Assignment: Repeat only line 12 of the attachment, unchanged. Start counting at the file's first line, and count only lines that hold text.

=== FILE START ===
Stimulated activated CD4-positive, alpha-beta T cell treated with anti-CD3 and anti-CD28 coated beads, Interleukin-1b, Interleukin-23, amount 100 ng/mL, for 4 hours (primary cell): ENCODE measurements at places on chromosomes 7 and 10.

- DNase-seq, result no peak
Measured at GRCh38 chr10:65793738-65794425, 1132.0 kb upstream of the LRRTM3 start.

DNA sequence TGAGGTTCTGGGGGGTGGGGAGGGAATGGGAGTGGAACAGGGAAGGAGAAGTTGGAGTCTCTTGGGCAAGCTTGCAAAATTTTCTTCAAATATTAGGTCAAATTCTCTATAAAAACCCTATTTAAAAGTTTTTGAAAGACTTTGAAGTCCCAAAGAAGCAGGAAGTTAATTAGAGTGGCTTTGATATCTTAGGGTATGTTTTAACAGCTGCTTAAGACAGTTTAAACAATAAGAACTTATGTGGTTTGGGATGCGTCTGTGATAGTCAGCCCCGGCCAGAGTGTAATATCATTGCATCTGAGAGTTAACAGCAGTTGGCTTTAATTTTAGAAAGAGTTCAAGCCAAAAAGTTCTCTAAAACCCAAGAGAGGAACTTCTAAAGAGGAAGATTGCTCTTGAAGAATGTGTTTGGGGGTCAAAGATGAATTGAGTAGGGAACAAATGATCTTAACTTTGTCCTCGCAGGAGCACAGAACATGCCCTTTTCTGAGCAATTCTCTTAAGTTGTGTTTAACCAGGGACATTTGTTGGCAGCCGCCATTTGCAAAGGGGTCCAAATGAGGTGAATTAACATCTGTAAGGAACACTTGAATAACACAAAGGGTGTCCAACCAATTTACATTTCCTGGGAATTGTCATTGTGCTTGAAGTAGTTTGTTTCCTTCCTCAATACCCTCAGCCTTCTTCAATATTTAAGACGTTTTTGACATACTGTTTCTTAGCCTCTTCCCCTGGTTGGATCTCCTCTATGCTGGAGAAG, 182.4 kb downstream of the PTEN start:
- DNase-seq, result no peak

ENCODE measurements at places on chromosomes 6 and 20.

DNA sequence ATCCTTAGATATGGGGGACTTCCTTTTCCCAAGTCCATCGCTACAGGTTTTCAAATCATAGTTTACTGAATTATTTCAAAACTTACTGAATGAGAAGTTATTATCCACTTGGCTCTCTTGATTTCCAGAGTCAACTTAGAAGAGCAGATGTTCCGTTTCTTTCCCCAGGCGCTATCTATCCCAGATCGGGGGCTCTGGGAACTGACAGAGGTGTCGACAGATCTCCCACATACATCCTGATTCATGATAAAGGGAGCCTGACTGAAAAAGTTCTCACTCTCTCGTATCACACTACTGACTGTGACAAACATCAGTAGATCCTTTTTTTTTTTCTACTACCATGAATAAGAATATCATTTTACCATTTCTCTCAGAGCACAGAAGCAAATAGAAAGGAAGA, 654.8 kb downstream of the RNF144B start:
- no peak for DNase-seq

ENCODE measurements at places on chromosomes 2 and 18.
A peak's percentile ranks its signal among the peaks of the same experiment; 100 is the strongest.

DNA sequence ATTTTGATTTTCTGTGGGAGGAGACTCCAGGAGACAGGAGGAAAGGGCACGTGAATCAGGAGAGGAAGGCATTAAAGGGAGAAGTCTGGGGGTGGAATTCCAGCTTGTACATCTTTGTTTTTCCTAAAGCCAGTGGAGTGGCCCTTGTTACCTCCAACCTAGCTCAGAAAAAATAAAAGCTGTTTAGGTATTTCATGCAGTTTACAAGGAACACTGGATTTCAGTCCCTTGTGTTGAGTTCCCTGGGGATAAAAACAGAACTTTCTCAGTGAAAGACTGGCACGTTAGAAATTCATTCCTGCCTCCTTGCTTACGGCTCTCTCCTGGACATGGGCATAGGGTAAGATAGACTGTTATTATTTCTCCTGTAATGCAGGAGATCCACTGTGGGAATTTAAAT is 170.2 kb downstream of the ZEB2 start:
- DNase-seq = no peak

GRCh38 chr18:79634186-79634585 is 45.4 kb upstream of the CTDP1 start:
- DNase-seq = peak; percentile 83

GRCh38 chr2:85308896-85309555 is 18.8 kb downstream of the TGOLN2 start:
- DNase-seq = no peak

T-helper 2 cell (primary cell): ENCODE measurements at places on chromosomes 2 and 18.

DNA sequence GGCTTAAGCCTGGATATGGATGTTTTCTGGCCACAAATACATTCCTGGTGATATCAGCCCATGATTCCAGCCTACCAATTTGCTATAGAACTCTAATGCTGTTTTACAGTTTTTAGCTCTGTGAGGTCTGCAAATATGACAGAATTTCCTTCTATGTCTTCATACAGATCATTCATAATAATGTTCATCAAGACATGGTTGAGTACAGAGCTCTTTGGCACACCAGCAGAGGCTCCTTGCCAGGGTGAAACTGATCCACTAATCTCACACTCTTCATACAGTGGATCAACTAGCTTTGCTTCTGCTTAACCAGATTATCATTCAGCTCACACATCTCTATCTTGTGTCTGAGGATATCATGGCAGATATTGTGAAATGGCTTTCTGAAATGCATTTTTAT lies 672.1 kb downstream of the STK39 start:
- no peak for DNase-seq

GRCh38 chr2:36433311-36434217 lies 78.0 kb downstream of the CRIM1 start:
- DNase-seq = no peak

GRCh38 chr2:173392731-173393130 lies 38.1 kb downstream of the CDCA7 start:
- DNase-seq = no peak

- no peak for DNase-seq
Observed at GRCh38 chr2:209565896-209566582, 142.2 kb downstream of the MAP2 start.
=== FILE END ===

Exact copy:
- DNase-seq = no peak